What a ride it has been for Daniel Craig. He first slid into the tuxedo of the dapper 007 back in 2006. Fifteen years and five movies later Craig wraps up his terrific run with the 25th installment in the James Bond franchise, “No Time to Die”. Due to several reasons (a global pandemic chief among them), we haven’t had a Bond film since 2015. That’s a long time, but I’m happy to say it was well worth the wait.
I was pretty lukewarm on James Bond movies until Craig came along. His first entry “Casino Royale” blew me away. I like his second film, the flawed “Quantum of Solace” more than most. I loved his third movie “Skyfall” but was more mixed on his fourth, “Spectre”. With “No Time to Die”, Craig is given the chance to end his tenure on a sky-high note. And boy does he.
Directed by Cary Joji Fukunaga, “No Time to Die” comes packaged with everything you want from a Bond movie – big action, even bigger characters, plenty of style, and a special dash of heart. But Craig’s movies have added grit to that list. His Bond carries the weight of loss, and his pain often pushes him outside the bounds of agency protocol. That emotional burden and his willingness to cross the line are traits that set his 007 apart from all the rest.
This near $300 million sequel comes with a collection of old familiar faces as well as a few new ones. And once again this latest world-saving mission takes Bond (and us) to locations across the globe – Italy, Jamaica, Cuba, Norway, and of course London. And then you have the story itself which is not only thrilling blockbuster material, but it nails the tricky task of completing Daniel Craig‘s story arc. And it does it in an profoundly satisfying way.
The film begins with James having retired from MI6 and enjoying what resembles a normal life with Madeleine (a returning Léa Seydoux). But while on a romantic getaway in the exquisitely shot Matera, Italy, the couple are reminded why they’re always looking over their shoulders. Assassins sent by the nefarious crime syndicate Spectre ambush James leading to an exhilarating action sequence through the heart of the scenic city. Bond and Madeleine manage to escape, but he suspects her of betraying and the two split up.
Five years and one Billie Eilish Bond theme later, James is living in seclusion on a beach in Jamaica when he’s contacted by old friend and CIA field officer Felix Leiter (Jeffrey Wright). Felix needs Bond’s help tracking down a kidnapped scientist (David Dencik) who has developed a DNA-targeting bioweapon known as “Project Heracles”. Obviously, in the wrong hands the bioweapon could be catastrophic. And those hands happen to belong to Lyutsifer Safin (Rami Malek), a soft-spoken yet vengeful terrorist leader who has an axe to grind with Spectre and has a rather gnarly connection to Madeleine’s past. And just like that, Bond is back in the game.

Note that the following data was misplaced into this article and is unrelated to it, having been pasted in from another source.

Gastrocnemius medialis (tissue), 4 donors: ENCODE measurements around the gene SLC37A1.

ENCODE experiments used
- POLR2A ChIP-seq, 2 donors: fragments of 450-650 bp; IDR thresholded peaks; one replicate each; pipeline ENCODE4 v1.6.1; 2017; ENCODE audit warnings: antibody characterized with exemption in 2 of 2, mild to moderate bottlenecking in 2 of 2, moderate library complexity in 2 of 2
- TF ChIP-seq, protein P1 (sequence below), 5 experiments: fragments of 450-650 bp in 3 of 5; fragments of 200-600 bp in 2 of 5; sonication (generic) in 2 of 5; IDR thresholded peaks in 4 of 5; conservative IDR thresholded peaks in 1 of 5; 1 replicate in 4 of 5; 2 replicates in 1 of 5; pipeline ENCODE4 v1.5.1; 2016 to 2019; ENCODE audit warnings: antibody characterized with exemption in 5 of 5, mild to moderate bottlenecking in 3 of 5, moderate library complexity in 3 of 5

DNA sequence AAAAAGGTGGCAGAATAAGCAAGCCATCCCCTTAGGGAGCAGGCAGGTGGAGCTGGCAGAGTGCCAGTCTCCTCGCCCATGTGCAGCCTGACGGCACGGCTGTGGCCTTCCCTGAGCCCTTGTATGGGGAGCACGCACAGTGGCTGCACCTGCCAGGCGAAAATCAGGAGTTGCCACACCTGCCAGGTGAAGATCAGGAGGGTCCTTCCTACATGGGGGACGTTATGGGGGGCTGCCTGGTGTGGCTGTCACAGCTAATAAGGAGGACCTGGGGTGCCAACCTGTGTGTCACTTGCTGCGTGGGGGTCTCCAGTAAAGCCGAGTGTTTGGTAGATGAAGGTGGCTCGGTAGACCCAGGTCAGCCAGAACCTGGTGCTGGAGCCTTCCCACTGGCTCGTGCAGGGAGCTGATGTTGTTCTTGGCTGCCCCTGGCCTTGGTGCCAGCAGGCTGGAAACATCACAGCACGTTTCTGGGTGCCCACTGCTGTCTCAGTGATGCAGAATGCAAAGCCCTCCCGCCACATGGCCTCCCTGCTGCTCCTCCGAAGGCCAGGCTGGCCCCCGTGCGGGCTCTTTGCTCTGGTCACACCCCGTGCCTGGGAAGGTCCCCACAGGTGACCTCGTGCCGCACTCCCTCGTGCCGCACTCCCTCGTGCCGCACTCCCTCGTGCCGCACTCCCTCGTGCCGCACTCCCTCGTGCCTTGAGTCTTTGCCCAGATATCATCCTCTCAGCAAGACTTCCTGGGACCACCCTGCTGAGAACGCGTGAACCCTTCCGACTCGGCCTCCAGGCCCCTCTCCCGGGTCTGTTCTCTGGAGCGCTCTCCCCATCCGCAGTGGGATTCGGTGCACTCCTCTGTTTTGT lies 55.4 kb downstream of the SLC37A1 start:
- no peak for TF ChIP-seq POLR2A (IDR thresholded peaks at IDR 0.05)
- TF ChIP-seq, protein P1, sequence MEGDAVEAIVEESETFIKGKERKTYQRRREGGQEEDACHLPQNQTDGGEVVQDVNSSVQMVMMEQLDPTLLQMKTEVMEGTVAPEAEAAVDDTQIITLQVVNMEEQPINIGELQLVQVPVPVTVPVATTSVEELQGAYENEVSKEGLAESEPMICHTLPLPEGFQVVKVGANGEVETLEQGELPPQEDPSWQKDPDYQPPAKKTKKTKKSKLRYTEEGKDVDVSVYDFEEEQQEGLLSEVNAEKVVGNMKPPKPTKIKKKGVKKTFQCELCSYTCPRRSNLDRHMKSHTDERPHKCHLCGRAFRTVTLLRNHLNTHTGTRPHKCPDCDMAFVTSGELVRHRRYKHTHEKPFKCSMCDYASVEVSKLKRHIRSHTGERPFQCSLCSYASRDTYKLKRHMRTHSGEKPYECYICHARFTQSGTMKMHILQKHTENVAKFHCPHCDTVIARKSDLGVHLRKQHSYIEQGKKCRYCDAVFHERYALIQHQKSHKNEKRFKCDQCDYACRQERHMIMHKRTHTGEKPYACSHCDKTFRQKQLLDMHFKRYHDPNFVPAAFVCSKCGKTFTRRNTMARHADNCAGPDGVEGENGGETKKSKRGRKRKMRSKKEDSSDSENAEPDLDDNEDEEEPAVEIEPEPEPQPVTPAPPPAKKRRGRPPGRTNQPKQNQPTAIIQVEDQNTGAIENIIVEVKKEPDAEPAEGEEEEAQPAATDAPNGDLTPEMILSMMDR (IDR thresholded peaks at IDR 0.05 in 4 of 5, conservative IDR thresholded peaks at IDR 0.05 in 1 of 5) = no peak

From there the road gets curvier. Bond butts heads with MI6, particularly M (Ralph Fiennes) and a brash young 00 agent named Nomi (Lashana Lynch). The devilish Ernst Blofeld (Christoph Waltz) is still running Spectre from prison. And of course Madeleine resurfaces, now working as a psychotherapist for MI6, a job that puts her right in the crosshairs of the string-pulling madman Safin. And there are even more characters with parts to play including CIA agent Paloma (a wide-eyed and delightful Ana de Armas) who assists Bond in Cuba. And of course Q (Ben Whishaw) and Moneypenny (Naomie Harris) make welcomed returns.
But this is very much Bond’s movie. Not just in the traditional sense, but personally and emotionally. From its action-packed earliest frames, “No Time to Die” has a different pull than Craig’s other films in the franchise. Part of it may be psychological. We know this is Craig’s last ride and that realization inevitably adds some extra feeling for fans. But it’s also a conscious move from Fukunaga who manages to keep his film tonally in-tune with the others while putting a warm and empathetic spotlight on the weary and pained super spy. It’s a slippery balancing act, but Fukunaga nails it.
Also, the movie looks amazing. Whether he’s capturing a location or shooting an elaborate action sequence, Oscar-winning DP Linus Sandgren always gives us something worth looking at. I mentioned the stunning opening in Italy. There’s also an impeccably shot edge-of-your-seat car chase/shootout in Norway. And of course, the big finish which features one particularly jaw-dropping close-quartered gunfight up a flight of stairs. Sandgren is constantly treating us to one breathtaking shot after another and frequently reminding us of why movies are always better on the big screen.
But what may be most impressive is how the movie flies by despite a hefty running time of 2 hours 43 minutes. I only checked my watch once and that was out of curiosity rather than boredom. Much of it has to do with Fukunaga’s crisp pacing and steady mix of drama and action. He never lets things get bogged down. At the same time, he never loses sight of his characters. Again, it’s a balance the film maintains that keeps it lively and engaging.
So how does “No Time to Die” match up with Craig’s other Bond movies. Well, I’m not ready to put it next to the superb “Casino Royale”, but it’s only a step or two below it. Not only has Cary Joji Fukunaga made a good Bond movie, but this is the kind entertainment I look for out of blockbusters. But perhaps most important for 007 fans, Fukunaga gives Craig a swan song that does him and his fifteen years spent On Her Majesty’s Secret Service justice. It’s a top-to-bottom fabulous finish for (dare I even say it) my favorite Bond of the franchise. “No Time to Die” opens today in theaters.